"Katie." I shook his hand firmly.

For fifteen minutes we stood in the park, him wandering around and me circling him to grab the perfect candid shot, him sat upon the fountain playing song after song as I snapped away, and I found out he was an elementary school science teacher by day, and busking musical muse-maker by night. I couldn't help but be impressed, for many reasons. 

He reminded me of someone so much, but I just couldn't think of who.

"So listen, these are all on 35mm film," I joined him by the side of the fountain. "So why don't I take your email and send you them through when I get them developed? Shouldn't be more than a week."

"Sure." He smiled, jumping down and taking my phone from my hands.

And with that, we parted ways, two complete strangers with a little promise sealed within celluloid. 

But it wouldn't be New York if the magic stopped there, right?

I got the photos developed, gleefully emailed them over with the tiniest air of smugness at how cool they'd turned out, only to get an instant no-reply bounceback from the server.

He'd written the wrong email address, and now this science-teaching guitar-wielding artist-seeker would never get to see the photos he'd shamelessly ambushed me for.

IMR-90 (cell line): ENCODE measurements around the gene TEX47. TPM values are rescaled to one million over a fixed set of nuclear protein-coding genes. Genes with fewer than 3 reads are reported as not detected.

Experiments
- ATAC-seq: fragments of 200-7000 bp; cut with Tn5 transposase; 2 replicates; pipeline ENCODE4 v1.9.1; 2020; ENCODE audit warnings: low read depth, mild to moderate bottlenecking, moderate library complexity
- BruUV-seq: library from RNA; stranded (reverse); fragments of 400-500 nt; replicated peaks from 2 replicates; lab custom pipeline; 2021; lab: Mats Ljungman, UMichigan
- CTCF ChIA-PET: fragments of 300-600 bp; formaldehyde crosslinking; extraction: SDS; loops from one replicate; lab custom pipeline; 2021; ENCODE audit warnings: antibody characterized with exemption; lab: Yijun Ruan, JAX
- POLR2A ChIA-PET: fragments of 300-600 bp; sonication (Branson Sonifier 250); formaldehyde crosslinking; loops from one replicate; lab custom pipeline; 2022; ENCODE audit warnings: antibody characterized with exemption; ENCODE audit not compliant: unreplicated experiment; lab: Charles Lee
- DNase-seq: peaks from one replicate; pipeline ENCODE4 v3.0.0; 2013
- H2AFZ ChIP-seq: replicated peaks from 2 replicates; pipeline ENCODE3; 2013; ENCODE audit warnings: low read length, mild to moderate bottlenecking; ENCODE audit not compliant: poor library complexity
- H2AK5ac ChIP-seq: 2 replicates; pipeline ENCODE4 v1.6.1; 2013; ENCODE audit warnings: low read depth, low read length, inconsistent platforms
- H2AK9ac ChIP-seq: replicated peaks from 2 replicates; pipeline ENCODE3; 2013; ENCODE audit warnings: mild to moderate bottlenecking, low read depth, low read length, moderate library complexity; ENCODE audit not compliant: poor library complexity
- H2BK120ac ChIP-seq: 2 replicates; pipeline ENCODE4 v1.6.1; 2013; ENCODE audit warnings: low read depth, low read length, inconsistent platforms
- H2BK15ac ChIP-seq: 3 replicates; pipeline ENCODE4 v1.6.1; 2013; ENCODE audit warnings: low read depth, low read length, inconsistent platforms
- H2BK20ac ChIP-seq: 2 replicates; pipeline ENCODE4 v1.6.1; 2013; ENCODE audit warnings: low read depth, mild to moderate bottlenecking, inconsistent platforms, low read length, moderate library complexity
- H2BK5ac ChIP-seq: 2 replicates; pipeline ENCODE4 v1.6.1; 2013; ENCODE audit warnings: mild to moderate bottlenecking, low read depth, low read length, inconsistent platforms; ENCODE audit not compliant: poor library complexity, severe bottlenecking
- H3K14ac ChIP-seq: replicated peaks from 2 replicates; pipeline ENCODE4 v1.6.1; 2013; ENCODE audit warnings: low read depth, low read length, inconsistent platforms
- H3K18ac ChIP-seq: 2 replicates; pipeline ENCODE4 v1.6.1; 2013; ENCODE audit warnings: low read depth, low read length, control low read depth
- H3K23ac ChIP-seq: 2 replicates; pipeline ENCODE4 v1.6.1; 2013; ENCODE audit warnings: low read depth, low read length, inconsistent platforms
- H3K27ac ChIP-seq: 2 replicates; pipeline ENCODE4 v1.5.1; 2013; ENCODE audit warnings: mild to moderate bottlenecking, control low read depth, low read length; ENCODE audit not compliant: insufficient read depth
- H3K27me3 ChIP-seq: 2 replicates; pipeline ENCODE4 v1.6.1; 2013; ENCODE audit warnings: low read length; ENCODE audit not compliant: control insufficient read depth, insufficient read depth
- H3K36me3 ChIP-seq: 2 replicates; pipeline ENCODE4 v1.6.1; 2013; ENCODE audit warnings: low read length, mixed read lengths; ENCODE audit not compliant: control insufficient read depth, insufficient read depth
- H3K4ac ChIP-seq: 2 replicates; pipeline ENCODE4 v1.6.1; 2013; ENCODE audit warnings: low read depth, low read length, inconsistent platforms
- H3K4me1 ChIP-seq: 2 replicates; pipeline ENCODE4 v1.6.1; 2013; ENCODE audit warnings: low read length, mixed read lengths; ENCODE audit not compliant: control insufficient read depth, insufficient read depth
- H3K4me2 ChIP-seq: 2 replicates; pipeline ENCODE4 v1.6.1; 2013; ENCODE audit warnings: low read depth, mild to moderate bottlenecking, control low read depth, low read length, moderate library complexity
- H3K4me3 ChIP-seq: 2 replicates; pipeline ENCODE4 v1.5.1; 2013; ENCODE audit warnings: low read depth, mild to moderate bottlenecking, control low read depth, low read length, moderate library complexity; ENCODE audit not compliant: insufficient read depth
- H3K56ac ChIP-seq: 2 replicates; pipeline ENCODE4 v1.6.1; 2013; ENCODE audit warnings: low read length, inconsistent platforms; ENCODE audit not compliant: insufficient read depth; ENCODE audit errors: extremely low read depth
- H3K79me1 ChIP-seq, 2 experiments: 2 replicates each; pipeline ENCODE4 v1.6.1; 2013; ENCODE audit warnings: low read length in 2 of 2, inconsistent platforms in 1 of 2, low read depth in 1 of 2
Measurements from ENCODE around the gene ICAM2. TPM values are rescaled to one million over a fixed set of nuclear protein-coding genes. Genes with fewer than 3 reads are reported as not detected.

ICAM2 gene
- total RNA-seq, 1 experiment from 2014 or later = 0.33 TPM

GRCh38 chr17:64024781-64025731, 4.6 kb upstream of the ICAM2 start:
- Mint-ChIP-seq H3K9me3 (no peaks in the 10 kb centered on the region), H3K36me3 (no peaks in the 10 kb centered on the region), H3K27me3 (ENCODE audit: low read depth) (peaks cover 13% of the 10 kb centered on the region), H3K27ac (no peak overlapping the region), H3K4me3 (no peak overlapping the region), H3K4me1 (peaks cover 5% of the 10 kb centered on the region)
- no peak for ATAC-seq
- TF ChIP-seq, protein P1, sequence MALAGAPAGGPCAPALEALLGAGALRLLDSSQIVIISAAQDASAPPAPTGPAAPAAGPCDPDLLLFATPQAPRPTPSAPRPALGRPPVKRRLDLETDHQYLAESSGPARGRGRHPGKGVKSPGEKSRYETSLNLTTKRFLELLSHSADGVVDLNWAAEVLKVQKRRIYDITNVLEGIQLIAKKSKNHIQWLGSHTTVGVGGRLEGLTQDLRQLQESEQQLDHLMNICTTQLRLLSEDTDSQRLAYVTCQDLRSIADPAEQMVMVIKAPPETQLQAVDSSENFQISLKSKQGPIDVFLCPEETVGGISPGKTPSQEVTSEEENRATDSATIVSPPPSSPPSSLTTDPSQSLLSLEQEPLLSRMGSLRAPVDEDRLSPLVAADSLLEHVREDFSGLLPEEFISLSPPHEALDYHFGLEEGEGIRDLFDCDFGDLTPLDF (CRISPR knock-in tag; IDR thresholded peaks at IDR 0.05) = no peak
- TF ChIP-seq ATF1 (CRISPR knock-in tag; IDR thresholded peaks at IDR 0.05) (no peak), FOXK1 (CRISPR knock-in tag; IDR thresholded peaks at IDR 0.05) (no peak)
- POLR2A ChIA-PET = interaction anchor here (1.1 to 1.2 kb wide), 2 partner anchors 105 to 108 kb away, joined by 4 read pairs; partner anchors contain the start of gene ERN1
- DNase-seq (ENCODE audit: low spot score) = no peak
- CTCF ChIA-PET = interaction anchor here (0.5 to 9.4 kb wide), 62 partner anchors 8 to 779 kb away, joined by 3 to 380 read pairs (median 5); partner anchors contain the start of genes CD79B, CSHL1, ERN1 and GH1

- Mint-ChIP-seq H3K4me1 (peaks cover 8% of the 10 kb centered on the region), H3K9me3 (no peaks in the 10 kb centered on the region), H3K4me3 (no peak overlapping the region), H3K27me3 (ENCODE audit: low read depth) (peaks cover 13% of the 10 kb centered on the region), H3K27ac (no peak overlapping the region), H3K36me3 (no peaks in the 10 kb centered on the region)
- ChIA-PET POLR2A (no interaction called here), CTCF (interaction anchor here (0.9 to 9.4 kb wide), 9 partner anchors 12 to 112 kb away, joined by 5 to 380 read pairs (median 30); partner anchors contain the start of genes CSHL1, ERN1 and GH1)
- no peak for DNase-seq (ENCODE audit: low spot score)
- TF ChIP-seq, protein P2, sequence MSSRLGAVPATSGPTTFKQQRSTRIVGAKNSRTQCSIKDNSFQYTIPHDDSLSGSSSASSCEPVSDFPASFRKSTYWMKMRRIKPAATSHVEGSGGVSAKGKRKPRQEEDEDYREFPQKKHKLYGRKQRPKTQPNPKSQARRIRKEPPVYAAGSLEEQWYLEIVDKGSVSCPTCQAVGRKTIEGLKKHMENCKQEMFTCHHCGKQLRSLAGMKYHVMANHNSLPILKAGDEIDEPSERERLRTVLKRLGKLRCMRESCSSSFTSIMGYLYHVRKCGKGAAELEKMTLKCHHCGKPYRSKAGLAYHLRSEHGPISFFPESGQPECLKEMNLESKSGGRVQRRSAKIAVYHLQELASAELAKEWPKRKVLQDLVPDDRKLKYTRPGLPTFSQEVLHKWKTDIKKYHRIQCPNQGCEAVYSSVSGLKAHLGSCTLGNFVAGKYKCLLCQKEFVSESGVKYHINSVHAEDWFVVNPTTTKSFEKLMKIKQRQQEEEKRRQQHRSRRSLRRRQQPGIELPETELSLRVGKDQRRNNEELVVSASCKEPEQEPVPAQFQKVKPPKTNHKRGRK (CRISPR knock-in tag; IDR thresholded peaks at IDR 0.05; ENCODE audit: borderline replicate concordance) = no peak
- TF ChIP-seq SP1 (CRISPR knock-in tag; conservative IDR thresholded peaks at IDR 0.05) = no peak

I was disappointed, but I couldn't help but feel overwhelmingly charmed by the situation. Of course it was going to end up this way. Here I was, a lone British girl in possession of the 35mm snapshots she'd taken of a young musical stranger in the glow of  late afternoon in downtown Manhattan, trying to find a way to bring them home.

So that's why right now a handful of anonymous people will have curiously clicked on a craigslist lost and found title GUY W/GUITAR NAMED DAVID - I HAVE YOUR PHOTOS - my vain attempt to find this wondering musical man, because everyone in NYC knows craigslist solves EVERYTHING.

So David, if by some sweet miracle you're reading this, email me kid, I have your photos and you earned them. 

But for now my call echos in to the vast expanse of the internet... and so now we wait, to see if anyone can resolve The Ballad of the Misplaced Man.